The concepts of fragile, failed or collapsed states are usually applied to states where the principles of territorial unity, legitimate monopoly over the use of force and constitutional law do not apply – among them many countries of sub-Saharan Africa, or Afghanistan. Latin America, however, is only rarely included in these analyses of fragility.
The victory of Michelle Bachelet in the second-round of Chile’s presidential election on Sunday 15 January was in the end decisive. The result – Bachelet received 53.45% of the vote against 46.5% for her rival, Sebastián Piñera – confirmed opinion-poll predictions and the voters’ own forecasts.
Michelle Bachelet, the 54-year-old paediatrician who once described herself as incarnating “all the capital sins: socialist, my father’s daughter, divorced and an agnostic”, is set to become Chile’s first woman president after winning 53.45% of the vote in the 15 January run-off election.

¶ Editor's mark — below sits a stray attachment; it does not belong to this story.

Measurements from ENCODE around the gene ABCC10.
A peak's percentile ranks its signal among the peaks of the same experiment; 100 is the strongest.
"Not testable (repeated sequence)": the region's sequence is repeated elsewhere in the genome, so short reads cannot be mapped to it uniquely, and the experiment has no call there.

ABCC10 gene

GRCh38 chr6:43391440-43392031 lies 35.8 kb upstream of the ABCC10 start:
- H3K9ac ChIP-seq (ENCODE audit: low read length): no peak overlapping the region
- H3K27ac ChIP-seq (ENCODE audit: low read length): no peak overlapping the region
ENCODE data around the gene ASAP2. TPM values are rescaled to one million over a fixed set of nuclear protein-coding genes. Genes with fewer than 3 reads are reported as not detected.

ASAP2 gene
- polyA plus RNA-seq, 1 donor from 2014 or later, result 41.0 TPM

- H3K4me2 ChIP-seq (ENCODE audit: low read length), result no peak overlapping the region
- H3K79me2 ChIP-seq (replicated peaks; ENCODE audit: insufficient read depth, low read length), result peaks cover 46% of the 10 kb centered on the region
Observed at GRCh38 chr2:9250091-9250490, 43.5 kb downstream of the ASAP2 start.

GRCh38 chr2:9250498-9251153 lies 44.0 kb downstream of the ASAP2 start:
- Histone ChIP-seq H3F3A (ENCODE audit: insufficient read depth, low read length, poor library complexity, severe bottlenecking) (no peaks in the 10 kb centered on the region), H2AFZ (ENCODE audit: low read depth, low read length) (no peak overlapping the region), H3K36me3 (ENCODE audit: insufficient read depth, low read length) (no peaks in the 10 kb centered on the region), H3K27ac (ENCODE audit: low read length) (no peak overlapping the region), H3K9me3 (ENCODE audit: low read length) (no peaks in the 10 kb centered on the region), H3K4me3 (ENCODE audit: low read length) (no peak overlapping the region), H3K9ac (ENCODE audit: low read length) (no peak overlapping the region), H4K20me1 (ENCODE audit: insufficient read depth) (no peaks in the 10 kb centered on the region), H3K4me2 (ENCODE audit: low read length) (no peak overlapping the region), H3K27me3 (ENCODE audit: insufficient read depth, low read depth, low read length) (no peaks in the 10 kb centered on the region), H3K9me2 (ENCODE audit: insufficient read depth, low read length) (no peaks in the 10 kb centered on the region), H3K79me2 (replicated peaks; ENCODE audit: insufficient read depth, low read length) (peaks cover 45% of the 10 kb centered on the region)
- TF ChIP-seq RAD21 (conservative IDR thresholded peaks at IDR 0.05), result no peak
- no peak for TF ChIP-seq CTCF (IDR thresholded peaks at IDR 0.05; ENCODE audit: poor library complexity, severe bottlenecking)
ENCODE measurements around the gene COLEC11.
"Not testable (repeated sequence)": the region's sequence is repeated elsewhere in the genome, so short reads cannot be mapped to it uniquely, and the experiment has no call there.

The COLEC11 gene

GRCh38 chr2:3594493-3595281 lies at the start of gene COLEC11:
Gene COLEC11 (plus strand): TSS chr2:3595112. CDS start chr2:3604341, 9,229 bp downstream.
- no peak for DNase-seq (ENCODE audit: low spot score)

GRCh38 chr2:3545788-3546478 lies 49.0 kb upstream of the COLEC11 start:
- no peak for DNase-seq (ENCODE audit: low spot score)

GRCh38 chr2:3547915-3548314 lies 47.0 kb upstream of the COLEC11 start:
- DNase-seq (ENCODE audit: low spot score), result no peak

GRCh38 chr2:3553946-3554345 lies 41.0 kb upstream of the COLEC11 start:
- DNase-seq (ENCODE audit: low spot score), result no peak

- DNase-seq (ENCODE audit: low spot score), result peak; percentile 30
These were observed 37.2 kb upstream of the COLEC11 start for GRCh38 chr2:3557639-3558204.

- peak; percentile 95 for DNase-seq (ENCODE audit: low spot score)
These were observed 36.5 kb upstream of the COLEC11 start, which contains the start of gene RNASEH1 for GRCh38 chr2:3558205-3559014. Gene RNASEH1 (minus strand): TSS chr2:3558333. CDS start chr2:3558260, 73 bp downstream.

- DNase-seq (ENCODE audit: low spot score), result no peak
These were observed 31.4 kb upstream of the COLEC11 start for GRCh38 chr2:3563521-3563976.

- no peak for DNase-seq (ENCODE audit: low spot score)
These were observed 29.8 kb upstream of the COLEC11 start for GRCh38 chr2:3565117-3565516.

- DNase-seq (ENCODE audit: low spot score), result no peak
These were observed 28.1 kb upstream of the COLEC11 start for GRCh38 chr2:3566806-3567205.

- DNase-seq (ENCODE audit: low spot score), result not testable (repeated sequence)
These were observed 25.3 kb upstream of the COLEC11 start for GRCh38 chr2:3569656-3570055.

Votes are counted quickly and transparently in Chile. When Bachelet’s victory was confirmed at 6.30pm on Sunday, all over Chile her supporters poured onto streets and plazas to celebrate. Improvised motor cavalcades formed with flags flowing from car windows and horns blasting. Thousands of women donned presidential ribbons to mark their collective victory. By 7.00pm, Bachelet’s contender, billionaire businessman Sebastian Piñera, had graciously conceded defeat.